If you are able to clearly communicate the answer to each of these questions with only a few sentences for each, it will be easy for your customers to understand your business and your services, and for you to share your brand values both internally and externally.

Now you could ignore all this and go ahead and create a logo, of course, that pizza joint down the road is a business and has a logo, but is it a brand? Your maid service has the same story- it is a business with a logo, and they both probably do fine. But if you want to create a brand and not just another business, start with a bit of self-reflection and define yourself, and only then start thinking about your logo and corporate image.

With a clear message and defined target audience, your logo and design style can be crafted to be in line with your strategy, and in turn, a better reflection of who you genuinely are that appeals to and talks directly to your potential customers and employees. Never forget that your brand needs to also appeal to your employees, as a business is really about people. People bring brands and businesses to life, and your employees will become your brand ambassadors.

What if you've been running your business successfully for a few years, you have an established client base, and you have a logo that your nephew designed for you in his summer holidays? Can you create a brand retrospectively? Yes, absolutely, and it will follow the same steps as above. Start with your "why," and really look at what you want to set out to achieve. You can use what you've learned by running your business to-date, speak to your existing clients and employees, and create a genuine brand that will help give you future growth and direction. I often deal with clients in this exact situation, and although it can be a little more difficult to adopt the change, it can also be hugely beneficial.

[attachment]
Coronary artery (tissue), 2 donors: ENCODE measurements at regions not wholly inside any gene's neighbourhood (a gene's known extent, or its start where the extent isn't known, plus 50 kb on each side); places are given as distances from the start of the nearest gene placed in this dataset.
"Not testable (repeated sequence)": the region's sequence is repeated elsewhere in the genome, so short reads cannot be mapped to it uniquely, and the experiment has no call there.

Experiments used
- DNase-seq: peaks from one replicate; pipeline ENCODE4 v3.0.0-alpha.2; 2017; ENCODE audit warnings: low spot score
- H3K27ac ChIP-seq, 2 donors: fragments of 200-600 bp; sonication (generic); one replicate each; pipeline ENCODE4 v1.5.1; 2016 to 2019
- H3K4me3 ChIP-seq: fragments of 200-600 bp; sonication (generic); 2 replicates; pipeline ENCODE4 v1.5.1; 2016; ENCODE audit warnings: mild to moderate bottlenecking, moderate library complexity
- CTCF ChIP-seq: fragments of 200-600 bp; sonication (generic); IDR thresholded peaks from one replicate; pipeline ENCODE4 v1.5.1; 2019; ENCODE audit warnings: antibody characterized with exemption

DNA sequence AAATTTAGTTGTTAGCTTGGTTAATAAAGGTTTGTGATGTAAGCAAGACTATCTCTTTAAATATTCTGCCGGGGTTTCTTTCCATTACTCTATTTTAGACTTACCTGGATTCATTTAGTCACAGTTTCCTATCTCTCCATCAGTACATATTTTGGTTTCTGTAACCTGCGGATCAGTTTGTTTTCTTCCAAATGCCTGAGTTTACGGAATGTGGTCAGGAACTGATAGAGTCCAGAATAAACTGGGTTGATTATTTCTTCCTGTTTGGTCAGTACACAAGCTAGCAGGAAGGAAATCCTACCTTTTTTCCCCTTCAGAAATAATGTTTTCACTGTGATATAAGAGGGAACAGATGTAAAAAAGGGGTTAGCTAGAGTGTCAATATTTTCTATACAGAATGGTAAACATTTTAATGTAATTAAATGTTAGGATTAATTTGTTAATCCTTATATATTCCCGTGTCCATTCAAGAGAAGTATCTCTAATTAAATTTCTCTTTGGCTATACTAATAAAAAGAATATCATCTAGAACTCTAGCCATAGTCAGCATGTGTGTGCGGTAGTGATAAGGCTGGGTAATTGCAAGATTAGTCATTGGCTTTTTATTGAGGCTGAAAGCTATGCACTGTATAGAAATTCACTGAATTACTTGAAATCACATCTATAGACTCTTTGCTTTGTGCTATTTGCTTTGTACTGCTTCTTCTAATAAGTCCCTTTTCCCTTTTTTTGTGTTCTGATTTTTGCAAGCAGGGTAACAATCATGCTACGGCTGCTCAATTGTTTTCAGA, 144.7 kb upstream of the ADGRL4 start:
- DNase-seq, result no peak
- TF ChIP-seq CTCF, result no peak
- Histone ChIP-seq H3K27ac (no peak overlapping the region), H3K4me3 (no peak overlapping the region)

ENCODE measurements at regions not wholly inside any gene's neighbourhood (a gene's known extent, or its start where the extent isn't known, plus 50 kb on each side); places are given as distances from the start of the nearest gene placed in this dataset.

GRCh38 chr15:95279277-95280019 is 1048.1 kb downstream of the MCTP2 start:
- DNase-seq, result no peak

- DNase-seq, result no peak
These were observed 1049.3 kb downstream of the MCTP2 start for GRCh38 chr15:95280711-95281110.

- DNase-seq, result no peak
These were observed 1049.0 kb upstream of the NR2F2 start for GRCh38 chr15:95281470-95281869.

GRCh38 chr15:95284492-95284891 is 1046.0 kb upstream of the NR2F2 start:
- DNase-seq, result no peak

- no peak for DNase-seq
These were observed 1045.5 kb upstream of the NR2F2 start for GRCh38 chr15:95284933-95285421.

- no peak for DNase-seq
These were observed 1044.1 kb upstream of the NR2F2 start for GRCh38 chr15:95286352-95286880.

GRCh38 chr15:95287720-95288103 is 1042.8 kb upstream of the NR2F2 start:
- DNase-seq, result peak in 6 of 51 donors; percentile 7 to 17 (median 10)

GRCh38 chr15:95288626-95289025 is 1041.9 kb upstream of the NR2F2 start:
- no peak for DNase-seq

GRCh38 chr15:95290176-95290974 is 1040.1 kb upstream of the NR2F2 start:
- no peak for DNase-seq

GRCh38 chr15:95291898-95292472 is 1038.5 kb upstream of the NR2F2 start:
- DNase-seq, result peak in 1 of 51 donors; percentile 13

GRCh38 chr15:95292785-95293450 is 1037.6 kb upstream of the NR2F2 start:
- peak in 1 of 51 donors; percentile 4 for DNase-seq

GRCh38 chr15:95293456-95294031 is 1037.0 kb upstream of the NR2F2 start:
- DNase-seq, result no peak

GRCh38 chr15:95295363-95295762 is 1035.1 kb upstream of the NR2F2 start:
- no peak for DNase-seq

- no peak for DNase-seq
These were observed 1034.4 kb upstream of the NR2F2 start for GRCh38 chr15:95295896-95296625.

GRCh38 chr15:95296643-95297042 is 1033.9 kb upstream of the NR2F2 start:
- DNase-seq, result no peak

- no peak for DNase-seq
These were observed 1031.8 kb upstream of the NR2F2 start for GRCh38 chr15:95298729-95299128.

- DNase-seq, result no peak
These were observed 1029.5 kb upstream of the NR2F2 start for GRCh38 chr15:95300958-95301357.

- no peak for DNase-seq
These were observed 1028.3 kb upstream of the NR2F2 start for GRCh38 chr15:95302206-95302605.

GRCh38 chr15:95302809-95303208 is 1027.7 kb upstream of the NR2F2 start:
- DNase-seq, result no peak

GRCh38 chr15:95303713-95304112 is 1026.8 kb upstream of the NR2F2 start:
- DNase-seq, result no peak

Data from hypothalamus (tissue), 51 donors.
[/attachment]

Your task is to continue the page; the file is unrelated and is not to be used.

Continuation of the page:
You're excited about your business; now go and communicate this in a way that will get your clients and employees excited about it too. Don't just get a logo- get a logo that is a genuine reflection of a brand worth knowing about.

Related: Six Branding Principles To Take Into Consideration When Thinking Visual

Matt Wilson

Creative Director and CEO, Animus Creative

Matt Wilson is the Creative Director and Owner of Animus Creative

A branding expert, Matt wants to bring brands to life, helping businesses successfully engage with real people. Taking an approach to branding that digs deeper than the surface, Matt’s mission is to simplify branding and make business strategy visual, both externally and internally, to deeply understand your business and ensure that your customers do too, using integrity, design and creativity to gain recognition and build relationships.

Matt has been working in the Middle East since 2005, and in that time, he has worked with many global brands on their design and branding goals. These include Ooredoo, DP World, Agility Logistics, Zurich Insurance and Disney.

As an entrepreneur himself, Matt has a history of supporting startups launch and drive their business forward. Matt is also an avid outdoorsman, with a passion for mountain climbing, trekking and exploring.